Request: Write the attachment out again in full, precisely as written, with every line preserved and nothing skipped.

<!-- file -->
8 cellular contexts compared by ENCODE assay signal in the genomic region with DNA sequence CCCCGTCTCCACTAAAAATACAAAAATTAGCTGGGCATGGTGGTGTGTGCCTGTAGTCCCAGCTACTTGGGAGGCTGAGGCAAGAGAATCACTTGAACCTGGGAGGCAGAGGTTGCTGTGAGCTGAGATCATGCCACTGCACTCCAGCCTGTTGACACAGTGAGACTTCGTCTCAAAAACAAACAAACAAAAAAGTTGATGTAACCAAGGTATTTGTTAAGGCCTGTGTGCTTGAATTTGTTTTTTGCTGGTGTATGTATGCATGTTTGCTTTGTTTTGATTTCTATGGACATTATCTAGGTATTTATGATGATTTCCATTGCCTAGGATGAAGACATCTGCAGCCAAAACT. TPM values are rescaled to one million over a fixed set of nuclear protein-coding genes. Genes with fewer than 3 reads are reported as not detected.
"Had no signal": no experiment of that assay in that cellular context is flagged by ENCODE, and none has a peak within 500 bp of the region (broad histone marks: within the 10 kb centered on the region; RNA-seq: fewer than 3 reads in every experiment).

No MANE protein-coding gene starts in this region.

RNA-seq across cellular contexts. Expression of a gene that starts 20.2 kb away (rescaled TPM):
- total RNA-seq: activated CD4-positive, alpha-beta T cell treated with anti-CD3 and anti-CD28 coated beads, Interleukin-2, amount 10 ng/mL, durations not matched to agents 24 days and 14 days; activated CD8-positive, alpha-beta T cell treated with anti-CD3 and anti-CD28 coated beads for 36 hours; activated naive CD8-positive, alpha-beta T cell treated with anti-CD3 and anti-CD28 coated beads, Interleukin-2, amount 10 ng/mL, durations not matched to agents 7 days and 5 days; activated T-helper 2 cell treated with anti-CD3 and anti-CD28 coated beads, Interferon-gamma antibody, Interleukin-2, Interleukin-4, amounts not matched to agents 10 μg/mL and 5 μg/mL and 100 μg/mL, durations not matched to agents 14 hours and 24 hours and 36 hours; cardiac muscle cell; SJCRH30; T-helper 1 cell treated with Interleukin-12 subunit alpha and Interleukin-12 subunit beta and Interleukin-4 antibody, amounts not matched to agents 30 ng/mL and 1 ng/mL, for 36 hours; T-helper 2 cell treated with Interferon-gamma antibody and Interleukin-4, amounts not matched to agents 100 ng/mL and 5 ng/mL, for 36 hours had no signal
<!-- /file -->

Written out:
8 cellular contexts compared by ENCODE assay signal in the genomic region with DNA sequence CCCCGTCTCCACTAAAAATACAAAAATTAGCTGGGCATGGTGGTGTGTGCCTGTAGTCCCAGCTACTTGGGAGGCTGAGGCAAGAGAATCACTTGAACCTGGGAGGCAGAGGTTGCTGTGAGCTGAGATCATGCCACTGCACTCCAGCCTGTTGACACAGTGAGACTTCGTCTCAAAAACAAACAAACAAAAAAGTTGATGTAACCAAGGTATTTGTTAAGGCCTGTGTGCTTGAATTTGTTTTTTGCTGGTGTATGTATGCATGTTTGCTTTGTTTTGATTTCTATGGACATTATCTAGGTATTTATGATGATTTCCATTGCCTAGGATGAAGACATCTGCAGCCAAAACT. TPM values are rescaled to one million over a fixed set of nuclear protein-coding genes. Genes with fewer than 3 reads are reported as not detected.
"Had no signal": no experiment of that assay in that cellular context is flagged by ENCODE, and none has a peak within 500 bp of the region (broad histone marks: within the 10 kb centered on the region; RNA-seq: fewer than 3 reads in every experiment).

No MANE protein-coding gene starts in this region.

RNA-seq across cellular contexts. Expression of a gene that starts 20.2 kb away (rescaled TPM):
- total RNA-seq: activated CD4-positive, alpha-beta T cell treated with anti-CD3 and anti-CD28 coated beads, Interleukin-2, amount 10 ng/mL, durations not matched to agents 24 days and 14 days; activated CD8-positive, alpha-beta T cell treated with anti-CD3 and anti-CD28 coated beads for 36 hours; activated naive CD8-positive, alpha-beta T cell treated with anti-CD3 and anti-CD28 coated beads, Interleukin-2, amount 10 ng/mL, durations not matched to agents 7 days and 5 days; activated T-helper 2 cell treated with anti-CD3 and anti-CD28 coated beads, Interferon-gamma antibody, Interleukin-2, Interleukin-4, amounts not matched to agents 10 μg/mL and 5 μg/mL and 100 μg/mL, durations not matched to agents 14 hours and 24 hours and 36 hours; cardiac muscle cell; SJCRH30; T-helper 1 cell treated with Interleukin-12 subunit alpha and Interleukin-12 subunit beta and Interleukin-4 antibody, amounts not matched to agents 30 ng/mL and 1 ng/mL, for 36 hours; T-helper 2 cell treated with Interferon-gamma antibody and Interleukin-4, amounts not matched to agents 100 ng/mL and 5 ng/mL, for 36 hours had no signal